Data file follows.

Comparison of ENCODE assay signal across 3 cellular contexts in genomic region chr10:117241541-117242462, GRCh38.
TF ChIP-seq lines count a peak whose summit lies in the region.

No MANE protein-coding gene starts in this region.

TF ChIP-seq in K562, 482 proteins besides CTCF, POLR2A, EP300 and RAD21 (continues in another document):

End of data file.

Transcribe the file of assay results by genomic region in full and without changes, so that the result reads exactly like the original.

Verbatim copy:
Comparison of ENCODE assay signal across 3 cellular contexts in genomic region chr10:117241541-117242462, GRCh38.
TF ChIP-seq lines count a peak whose summit lies in the region.

No MANE protein-coding gene starts in this region.

TF ChIP-seq in K562, 482 proteins besides CTCF, POLR2A, EP300 and RAD21 (continues in another document):